At its most fundamental level, economic activity is no more than an exchange between strangers. It depends, therefore, on a degree of trust between strangers. Since money is the agent of exchange, it is the agent of trust. Debasing money therefore debases trust.
-Dylan Grice, SocGen
och mer utvecklat:
Without exception everything you own, everything you want to own, everything you need, and everything you think you need embodies the different skills and talents of a mind-boggling number of complete strangers. In a very real sense we constantly trust in strangers to a degree, as strangers trust us. Such cooperative activity is to everyone’s great benefit and I find it is a marvellous thing to behold.
The value strangers put on each other’s contributions manifests itself in prices, and prices require money. So it is through money that we express the extent of our appreciation for the many different talents embedded in each thing we consume, and through money that our skills are in turn valued by others. Money, in other words, is the agent of this anonymous exchange, and therefore money is also the agent of the hidden trust on which it depends. Thus, as Bernd Widdig reflects in his book (which I urge you all to read), money …
“… is more than simply a tool for economic exchange; its different qualities shape the way modern people think, how they make sense of their reality, how they communicate, and ultimately how they find their place and identity in a modern environment.”
Debasing money might be expected to have effects beyond the merely financial domain. Of course, there are many ways to debase money. Coin can be clipped, paper money can be printed, credit can be created on the basis of demand deposits which aren’t there ... the effects are ultimately the same though: the implied trust that money communicates through society is eroded.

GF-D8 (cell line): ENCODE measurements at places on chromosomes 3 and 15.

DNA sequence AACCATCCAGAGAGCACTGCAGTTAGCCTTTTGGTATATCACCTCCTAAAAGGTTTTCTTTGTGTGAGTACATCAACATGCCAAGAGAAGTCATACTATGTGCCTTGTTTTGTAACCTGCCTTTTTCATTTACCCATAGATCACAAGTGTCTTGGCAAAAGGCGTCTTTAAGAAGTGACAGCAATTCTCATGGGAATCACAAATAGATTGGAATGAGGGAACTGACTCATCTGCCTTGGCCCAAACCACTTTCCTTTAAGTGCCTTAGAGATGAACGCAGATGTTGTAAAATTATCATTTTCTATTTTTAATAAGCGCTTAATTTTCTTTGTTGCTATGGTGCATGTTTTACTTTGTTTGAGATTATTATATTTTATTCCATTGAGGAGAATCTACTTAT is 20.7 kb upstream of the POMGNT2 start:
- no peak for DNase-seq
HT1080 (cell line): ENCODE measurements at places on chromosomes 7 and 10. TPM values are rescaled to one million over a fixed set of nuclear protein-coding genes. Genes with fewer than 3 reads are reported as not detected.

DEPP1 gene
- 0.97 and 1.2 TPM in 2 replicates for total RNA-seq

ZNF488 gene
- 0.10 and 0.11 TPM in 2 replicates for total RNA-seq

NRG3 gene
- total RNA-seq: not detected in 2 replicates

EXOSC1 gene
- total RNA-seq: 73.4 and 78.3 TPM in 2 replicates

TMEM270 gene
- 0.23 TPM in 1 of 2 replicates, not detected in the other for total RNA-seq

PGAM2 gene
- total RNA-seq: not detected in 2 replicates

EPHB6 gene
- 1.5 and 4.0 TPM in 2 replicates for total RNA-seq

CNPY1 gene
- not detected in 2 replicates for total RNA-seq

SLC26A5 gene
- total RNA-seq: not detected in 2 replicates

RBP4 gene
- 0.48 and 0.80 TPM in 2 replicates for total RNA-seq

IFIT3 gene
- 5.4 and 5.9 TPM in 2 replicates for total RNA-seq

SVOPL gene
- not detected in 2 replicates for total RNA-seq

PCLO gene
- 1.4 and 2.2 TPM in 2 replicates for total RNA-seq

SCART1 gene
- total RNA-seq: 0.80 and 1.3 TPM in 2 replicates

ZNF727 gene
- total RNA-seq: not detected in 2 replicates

To see how, consider the example of money printing by authorities. We know that such an exercise raises revenues since the authorities now have a very real increase in purchasing power. But we also know that revenue cannot be raised by one party without another party paying. So who pays?
If the authorities raise taxes explicitly and openly, voters know exactly why they have less spending power. They also know how much less spending power they have. But if the authorities instead raise money by simply printing it, they raise the revenue by stealth. No one knows upon whom the burden falls. People notice only that they can’t afford the things they used to be able to afford, or they can’t afford the things which everyone else can afford. They know that something is wrong, but they just don’t know what, why, or who is to blame. So inevitably they look for someone to blame. [t.ex. the 1%]